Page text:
advertisement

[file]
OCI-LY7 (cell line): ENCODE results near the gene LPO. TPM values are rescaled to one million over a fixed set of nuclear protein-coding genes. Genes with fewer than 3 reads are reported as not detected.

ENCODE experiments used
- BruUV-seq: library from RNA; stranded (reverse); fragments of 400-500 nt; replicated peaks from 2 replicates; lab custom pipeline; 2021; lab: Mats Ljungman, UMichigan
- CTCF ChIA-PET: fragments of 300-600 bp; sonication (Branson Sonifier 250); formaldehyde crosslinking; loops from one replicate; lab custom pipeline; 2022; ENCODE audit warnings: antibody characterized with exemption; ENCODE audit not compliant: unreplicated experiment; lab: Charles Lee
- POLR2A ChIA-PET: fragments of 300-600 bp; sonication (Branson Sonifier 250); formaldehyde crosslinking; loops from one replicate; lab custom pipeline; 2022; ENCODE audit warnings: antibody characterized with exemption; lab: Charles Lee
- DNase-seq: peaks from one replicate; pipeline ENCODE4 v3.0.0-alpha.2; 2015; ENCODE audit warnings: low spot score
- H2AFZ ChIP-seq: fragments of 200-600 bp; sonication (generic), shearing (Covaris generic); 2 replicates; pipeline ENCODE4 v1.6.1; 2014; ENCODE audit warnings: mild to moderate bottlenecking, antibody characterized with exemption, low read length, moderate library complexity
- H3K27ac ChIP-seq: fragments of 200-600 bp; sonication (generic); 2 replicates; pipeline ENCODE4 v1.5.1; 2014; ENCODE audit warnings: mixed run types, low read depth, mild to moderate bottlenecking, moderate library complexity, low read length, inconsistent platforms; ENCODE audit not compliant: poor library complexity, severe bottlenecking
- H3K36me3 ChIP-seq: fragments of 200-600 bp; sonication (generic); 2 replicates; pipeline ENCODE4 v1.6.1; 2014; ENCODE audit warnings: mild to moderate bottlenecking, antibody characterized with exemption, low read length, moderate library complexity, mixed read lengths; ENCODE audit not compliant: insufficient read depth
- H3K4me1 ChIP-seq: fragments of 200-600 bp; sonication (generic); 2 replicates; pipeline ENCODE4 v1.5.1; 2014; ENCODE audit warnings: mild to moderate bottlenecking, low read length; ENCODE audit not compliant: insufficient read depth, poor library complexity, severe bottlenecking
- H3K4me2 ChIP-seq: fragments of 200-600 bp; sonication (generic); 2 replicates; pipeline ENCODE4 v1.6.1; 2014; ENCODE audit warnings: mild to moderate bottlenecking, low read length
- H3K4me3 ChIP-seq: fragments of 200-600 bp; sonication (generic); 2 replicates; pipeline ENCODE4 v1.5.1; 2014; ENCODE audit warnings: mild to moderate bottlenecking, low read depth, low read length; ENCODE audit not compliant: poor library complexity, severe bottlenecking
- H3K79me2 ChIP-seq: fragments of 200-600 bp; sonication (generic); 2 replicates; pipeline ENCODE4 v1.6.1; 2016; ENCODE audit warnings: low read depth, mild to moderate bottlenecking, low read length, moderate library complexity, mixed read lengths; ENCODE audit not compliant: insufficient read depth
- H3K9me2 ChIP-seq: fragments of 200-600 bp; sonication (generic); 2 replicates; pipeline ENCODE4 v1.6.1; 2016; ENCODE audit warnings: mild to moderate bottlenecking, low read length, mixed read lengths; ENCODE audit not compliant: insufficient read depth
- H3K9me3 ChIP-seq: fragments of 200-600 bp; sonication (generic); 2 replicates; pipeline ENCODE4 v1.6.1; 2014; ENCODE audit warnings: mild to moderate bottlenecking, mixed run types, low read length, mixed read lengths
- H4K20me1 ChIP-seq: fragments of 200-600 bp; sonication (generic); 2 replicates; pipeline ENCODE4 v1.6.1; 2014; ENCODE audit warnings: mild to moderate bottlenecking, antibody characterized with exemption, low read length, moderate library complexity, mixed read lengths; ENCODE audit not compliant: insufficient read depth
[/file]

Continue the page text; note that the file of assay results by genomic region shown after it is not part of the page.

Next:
Biostatistics 524 Biostatistics for Clinical Researchers Clinical Research Design and Statistical Analysis (CRDSA) OJOC Cohort 17 October 2015 – July 2016 Course Information & Syllabus INSTRUCTOR: Dr. Lili Zhao Department of Biostatistics Office: M2541 SPH II Tel: (734) 763-6898 Email: [email protected] Dr. Mousumi Banerjee Department of Biostatistics Office: M4150 SPH II Tel: (734) 764-5451 Email: [email protected] GSI: Wenjia Wag Department of Biostatistics Email: [email protected] CLASS TIME: OJOC weekends LOCATION: 1655 SPH1 COURSE DESCRIPTION: Biostat 524 is an introductory course in biostatistics. Topics to be covered include: (1) descriptive statistics; (2) basic probability theory and statistical distributions; (3) overview of study designs; (4) fundamental concepts of statistical estimation, and hypothesis testing; (5) simple and multiple linear regression; (6) analysis of variance (ANOVA) and covariance (ANCOVA); and (7) nonparametric approaches. Statistical concepts, and the specification and interpretation of statistical models will be emphasized and illustrated with real data sets. The SAS computer program will be used for performing analyses of real data sets. REQUIRED TEXTBOOK: David S. Moore, George P. McCabe, and Bruce A. Craig. Introduction to the Practice of Statistics, 7th Edition. New York: W.H. Freeman & Company. This new edition of a popular and well-respected text covers the early course materials in great detail, but will need to be supplemented for some of the later materials in the course. Some of the course material and examples may be collected from other books and peer-reviewed articles in order to provide you with a comprehensive lecture note. For some of the later topics, supplementary materials from other books and articles will be assigned as required readings. In such instances, both the lecture notes and required reading materials will be required to complete the homework assignments and exams. The sequencing of the materials covered in the course might differ from that in the textbook. REFERENCE BOOKS (not required): 1. Rosner, B. Fundamentals of Biostatistics; Duxbury Thomson Learning 2. Motulsky H. Intuitive Biostatistics; Oxford University Press. 3. Colton T. Statistics in Medicine; Little, Brown and Company, Boston. COMPUTING: Statistical software used in the course is SAS for Windows. CLASS WEBPAGE: Available on https://ctools.umich.edu/ All lecture notes, handouts, required reading materials, homework assignments, their solutions, and various other help materials for the course will be posted on the course website on a regular basis throughout the semester. Although I will send e-mail notifications for lecture note and homework uploads, you will be responsible for checking the ctools site periodically so that you do not miss important materials/announcements. Please bring your own downloaded copy of the lecture notes to class. HOMEWORKS: There will be monthly homework assignments covering theoretical material, applications, data analysis using statistical software, and interpretation of results. Homeworks will be typically due one month after they are assigned unless otherwise noted. Your answers should be submitted on standard size paper, with the sheets stapled together provided there is more than one page. Computer outputs should be attached where necessary. An un-annotated computer output will not constitute an acceptable answer unless it is entirely self-explanatory, which is seldom the case. It is advisable to present a judicious integration of written answers and computer printouts by a “cut-and-paste” job if necessary. Please make arrangements to submit your assignment if you are unable to attend a class on the date of submission. COURSE ORGANIZATION: Monthly sessions will include formal lectures, informal dialogue/discussion, homeworks, computer exercises for data analysis using SAS. The objective of homework is to point to areas that need more discussion. Discussion is particularly encouraged since CRDSA students often have many practical experiences and may contribute towards better understanding of issues and concerns. COURSE EVALUATION: Homeworks: 30% Exam 1 (January, in class): 20% Exam 2 (April, in class): 20% Final (Take home, assigned in June, due in July): 30% Your course grade will be based on the weighting scheme presented above. There is no fixed grading scale for this course; conversion from your cumulative score to letter grades will be carried out at the end of the course. OUTLINE OF TOPICS: Descriptive statistics, Basic probability theory and statistical distributions, Fundamental concepts of statistical inference The nature of statistics, scales of measurement (MMC 1.1); descriptive statistics, measures of location, spread, shape (MMC 1.1, 1.2); population distributions, normal (MMC 1.3); random variables, rules of probability, probability models (MMC 4.1-4.5); sampling distribution of means and Central Limit Theorem (MMC 5.1), sampling distribution of proportions (MMC 5.2); confidence interval for a population mean based on normal distribution (MMC 6.1) Study Designs, Hypothesis Testing, Comparisons of Groups Randomized vs observational studies, designs for comparing groups (MMC 3.1); hypothesis testing (MMC 6.2-6.4); Small-sample tests and confidence intervals for a mean based on the t distribution (MMC 7.1), confidence intervals for differences in means: paired design (MMC 7.1), and independent groups design (MMC 7.2); binomial distribution, inference for a population proportion (MMC 8.1), comparing two proportions (MMC 8.2), chi-square test for two-way tables (MMC 9.1) Nonparametric methods Nonparametric tests: sign test, rank sum, signed rank (MMC 15.1, 15.2) Simple Linear Regression Describing relationships: association, correlation and regression (MMC 2); Simple linear regression, inference and model checks (MMC 10) Multiple Linear Regression Multiple regression (MMC 11), confounding, interaction, interpretation of observational data, polynomial regression, model assessment, dummy variable regression (MMC 11) Analysis of Variance and Covariance Multiple Linear Regression (contd.), Analysis of variance and covariance (MMC 12, 13). Introduction to Bootstrap Bootstrap and resampling methods (MMC 16) CORE COMPETENCIES (BIOSTATISTICS) 1. Describe the roles biostatistics serves in the discipline of public health. 2. Describe basic concepts of probability, random variation, and commonly used statistical probability distributions. 3. Distinguish among the different measurement scales and the implications for selection of statistical methods to be used based on these distinctions. 4. Apply descriptive techniques commonly used to summarize public health data. 5. Learn concepts underlying statistical estimation and hypotheses testing. 6. Apply common statistical methods for inference. 7. Learn concept, use, and assumptions underlying simple and multiple linear regression; and apply to public health data. 8. Learn concept, use, and assumptions underlying ANOVA and ANCOVA; and apply to public health data. 9. Learn concept, use, and assumptions underlying nonparametric methods; and apply to public health data. 10. Apply descriptive and inferential methodologies according to the type of study design for answering a particular research question. 11. Interpret results of statistical analyses found in public health studies. 12. Achieve proficiency in using the SAS statistical package to implement the statistical methods learnt in the course.